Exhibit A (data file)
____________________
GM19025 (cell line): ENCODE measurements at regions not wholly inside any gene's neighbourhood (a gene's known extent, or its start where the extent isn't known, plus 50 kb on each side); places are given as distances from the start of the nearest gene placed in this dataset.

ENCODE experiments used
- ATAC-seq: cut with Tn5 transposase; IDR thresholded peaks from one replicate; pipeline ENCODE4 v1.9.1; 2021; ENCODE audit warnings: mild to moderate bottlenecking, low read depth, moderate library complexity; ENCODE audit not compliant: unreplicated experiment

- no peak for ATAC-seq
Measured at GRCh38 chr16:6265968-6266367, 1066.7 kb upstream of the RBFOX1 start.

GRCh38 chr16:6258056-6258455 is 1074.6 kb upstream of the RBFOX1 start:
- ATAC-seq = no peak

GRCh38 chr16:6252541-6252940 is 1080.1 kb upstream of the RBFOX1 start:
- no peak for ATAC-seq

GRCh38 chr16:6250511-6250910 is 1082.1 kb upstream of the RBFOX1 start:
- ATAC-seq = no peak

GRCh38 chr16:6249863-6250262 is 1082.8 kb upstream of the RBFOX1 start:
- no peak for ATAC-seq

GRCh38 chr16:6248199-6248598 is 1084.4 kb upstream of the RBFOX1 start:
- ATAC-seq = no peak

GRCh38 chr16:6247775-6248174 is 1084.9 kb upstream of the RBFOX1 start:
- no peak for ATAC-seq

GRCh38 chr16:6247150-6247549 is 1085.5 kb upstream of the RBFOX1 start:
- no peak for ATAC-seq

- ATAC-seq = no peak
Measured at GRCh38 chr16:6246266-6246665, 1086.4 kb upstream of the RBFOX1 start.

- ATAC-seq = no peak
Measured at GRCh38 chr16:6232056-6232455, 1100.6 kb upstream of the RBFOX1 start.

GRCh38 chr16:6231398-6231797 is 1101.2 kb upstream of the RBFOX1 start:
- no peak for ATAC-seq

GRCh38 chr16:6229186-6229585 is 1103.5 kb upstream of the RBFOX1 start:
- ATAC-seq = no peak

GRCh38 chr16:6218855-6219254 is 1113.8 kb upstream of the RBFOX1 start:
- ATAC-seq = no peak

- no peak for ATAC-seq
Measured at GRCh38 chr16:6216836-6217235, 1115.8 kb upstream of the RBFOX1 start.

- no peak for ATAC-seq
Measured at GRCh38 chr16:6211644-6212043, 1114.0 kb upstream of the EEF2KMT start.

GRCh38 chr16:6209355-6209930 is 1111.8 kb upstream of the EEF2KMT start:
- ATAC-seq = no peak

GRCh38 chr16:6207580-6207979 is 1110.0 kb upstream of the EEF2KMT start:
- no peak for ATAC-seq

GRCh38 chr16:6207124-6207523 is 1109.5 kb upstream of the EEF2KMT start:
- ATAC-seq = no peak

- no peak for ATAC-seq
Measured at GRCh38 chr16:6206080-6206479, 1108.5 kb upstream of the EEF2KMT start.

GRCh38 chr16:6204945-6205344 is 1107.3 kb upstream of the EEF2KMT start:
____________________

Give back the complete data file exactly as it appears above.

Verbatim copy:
GM19025 (cell line): ENCODE measurements at regions not wholly inside any gene's neighbourhood (a gene's known extent, or its start where the extent isn't known, plus 50 kb on each side); places are given as distances from the start of the nearest gene placed in this dataset.

ENCODE experiments used
- ATAC-seq: cut with Tn5 transposase; IDR thresholded peaks from one replicate; pipeline ENCODE4 v1.9.1; 2021; ENCODE audit warnings: mild to moderate bottlenecking, low read depth, moderate library complexity; ENCODE audit not compliant: unreplicated experiment

- no peak for ATAC-seq
Measured at GRCh38 chr16:6265968-6266367, 1066.7 kb upstream of the RBFOX1 start.

GRCh38 chr16:6258056-6258455 is 1074.6 kb upstream of the RBFOX1 start:
- ATAC-seq = no peak

GRCh38 chr16:6252541-6252940 is 1080.1 kb upstream of the RBFOX1 start:
- no peak for ATAC-seq

GRCh38 chr16:6250511-6250910 is 1082.1 kb upstream of the RBFOX1 start:
- ATAC-seq = no peak

GRCh38 chr16:6249863-6250262 is 1082.8 kb upstream of the RBFOX1 start:
- no peak for ATAC-seq

GRCh38 chr16:6248199-6248598 is 1084.4 kb upstream of the RBFOX1 start:
- ATAC-seq = no peak

GRCh38 chr16:6247775-6248174 is 1084.9 kb upstream of the RBFOX1 start:
- no peak for ATAC-seq

GRCh38 chr16:6247150-6247549 is 1085.5 kb upstream of the RBFOX1 start:
- no peak for ATAC-seq

- ATAC-seq = no peak
Measured at GRCh38 chr16:6246266-6246665, 1086.4 kb upstream of the RBFOX1 start.

- ATAC-seq = no peak
Measured at GRCh38 chr16:6232056-6232455, 1100.6 kb upstream of the RBFOX1 start.

GRCh38 chr16:6231398-6231797 is 1101.2 kb upstream of the RBFOX1 start:
- no peak for ATAC-seq

GRCh38 chr16:6229186-6229585 is 1103.5 kb upstream of the RBFOX1 start:
- ATAC-seq = no peak

GRCh38 chr16:6218855-6219254 is 1113.8 kb upstream of the RBFOX1 start:
- ATAC-seq = no peak

- no peak for ATAC-seq
Measured at GRCh38 chr16:6216836-6217235, 1115.8 kb upstream of the RBFOX1 start.

- no peak for ATAC-seq
Measured at GRCh38 chr16:6211644-6212043, 1114.0 kb upstream of the EEF2KMT start.

GRCh38 chr16:6209355-6209930 is 1111.8 kb upstream of the EEF2KMT start:
- ATAC-seq = no peak

GRCh38 chr16:6207580-6207979 is 1110.0 kb upstream of the EEF2KMT start:
- no peak for ATAC-seq

GRCh38 chr16:6207124-6207523 is 1109.5 kb upstream of the EEF2KMT start:
- ATAC-seq = no peak

- no peak for ATAC-seq
Measured at GRCh38 chr16:6206080-6206479, 1108.5 kb upstream of the EEF2KMT start.

GRCh38 chr16:6204945-6205344 is 1107.3 kb upstream of the EEF2KMT start: